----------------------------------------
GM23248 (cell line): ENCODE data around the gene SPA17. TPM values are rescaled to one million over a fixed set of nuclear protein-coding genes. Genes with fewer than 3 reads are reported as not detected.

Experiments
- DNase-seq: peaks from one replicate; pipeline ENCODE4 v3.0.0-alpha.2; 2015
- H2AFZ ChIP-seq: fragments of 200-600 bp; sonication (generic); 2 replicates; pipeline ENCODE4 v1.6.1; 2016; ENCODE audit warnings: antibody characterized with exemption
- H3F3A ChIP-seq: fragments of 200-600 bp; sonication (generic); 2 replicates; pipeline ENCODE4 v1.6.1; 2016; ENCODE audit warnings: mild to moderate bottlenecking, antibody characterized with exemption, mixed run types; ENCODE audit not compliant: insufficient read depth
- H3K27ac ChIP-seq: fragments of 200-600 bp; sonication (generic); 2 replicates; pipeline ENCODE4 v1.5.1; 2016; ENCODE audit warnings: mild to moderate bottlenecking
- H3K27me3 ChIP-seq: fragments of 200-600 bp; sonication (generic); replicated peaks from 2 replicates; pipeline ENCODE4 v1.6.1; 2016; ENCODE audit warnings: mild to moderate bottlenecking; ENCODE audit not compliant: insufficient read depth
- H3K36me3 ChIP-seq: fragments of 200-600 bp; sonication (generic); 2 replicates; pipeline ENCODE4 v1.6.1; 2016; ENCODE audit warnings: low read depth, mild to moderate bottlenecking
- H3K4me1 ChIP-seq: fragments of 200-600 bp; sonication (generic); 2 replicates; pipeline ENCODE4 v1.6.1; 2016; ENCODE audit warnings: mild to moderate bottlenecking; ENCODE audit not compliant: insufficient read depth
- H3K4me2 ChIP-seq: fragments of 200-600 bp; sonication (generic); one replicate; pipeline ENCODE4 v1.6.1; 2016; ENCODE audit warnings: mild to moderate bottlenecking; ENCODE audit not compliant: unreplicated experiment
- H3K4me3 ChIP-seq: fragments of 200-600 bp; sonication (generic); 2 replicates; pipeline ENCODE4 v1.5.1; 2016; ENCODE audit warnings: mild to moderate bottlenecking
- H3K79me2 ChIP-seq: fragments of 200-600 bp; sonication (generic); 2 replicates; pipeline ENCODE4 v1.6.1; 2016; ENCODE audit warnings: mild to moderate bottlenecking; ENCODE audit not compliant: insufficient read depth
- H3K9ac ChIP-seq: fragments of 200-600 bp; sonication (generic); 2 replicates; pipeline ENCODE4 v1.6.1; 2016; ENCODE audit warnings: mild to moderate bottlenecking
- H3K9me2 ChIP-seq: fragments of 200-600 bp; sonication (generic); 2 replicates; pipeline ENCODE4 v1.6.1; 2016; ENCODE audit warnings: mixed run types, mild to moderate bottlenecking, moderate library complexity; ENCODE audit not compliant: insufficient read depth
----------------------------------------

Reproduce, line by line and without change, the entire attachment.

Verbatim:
GM23248 (cell line): ENCODE data around the gene SPA17. TPM values are rescaled to one million over a fixed set of nuclear protein-coding genes. Genes with fewer than 3 reads are reported as not detected.

Experiments
- DNase-seq: peaks from one replicate; pipeline ENCODE4 v3.0.0-alpha.2; 2015
- H2AFZ ChIP-seq: fragments of 200-600 bp; sonication (generic); 2 replicates; pipeline ENCODE4 v1.6.1; 2016; ENCODE audit warnings: antibody characterized with exemption
- H3F3A ChIP-seq: fragments of 200-600 bp; sonication (generic); 2 replicates; pipeline ENCODE4 v1.6.1; 2016; ENCODE audit warnings: mild to moderate bottlenecking, antibody characterized with exemption, mixed run types; ENCODE audit not compliant: insufficient read depth
- H3K27ac ChIP-seq: fragments of 200-600 bp; sonication (generic); 2 replicates; pipeline ENCODE4 v1.5.1; 2016; ENCODE audit warnings: mild to moderate bottlenecking
- H3K27me3 ChIP-seq: fragments of 200-600 bp; sonication (generic); replicated peaks from 2 replicates; pipeline ENCODE4 v1.6.1; 2016; ENCODE audit warnings: mild to moderate bottlenecking; ENCODE audit not compliant: insufficient read depth
- H3K36me3 ChIP-seq: fragments of 200-600 bp; sonication (generic); 2 replicates; pipeline ENCODE4 v1.6.1; 2016; ENCODE audit warnings: low read depth, mild to moderate bottlenecking
- H3K4me1 ChIP-seq: fragments of 200-600 bp; sonication (generic); 2 replicates; pipeline ENCODE4 v1.6.1; 2016; ENCODE audit warnings: mild to moderate bottlenecking; ENCODE audit not compliant: insufficient read depth
- H3K4me2 ChIP-seq: fragments of 200-600 bp; sonication (generic); one replicate; pipeline ENCODE4 v1.6.1; 2016; ENCODE audit warnings: mild to moderate bottlenecking; ENCODE audit not compliant: unreplicated experiment
- H3K4me3 ChIP-seq: fragments of 200-600 bp; sonication (generic); 2 replicates; pipeline ENCODE4 v1.5.1; 2016; ENCODE audit warnings: mild to moderate bottlenecking
- H3K79me2 ChIP-seq: fragments of 200-600 bp; sonication (generic); 2 replicates; pipeline ENCODE4 v1.6.1; 2016; ENCODE audit warnings: mild to moderate bottlenecking; ENCODE audit not compliant: insufficient read depth
- H3K9ac ChIP-seq: fragments of 200-600 bp; sonication (generic); 2 replicates; pipeline ENCODE4 v1.6.1; 2016; ENCODE audit warnings: mild to moderate bottlenecking
- H3K9me2 ChIP-seq: fragments of 200-600 bp; sonication (generic); 2 replicates; pipeline ENCODE4 v1.6.1; 2016; ENCODE audit warnings: mixed run types, mild to moderate bottlenecking, moderate library complexity; ENCODE audit not compliant: insufficient read depth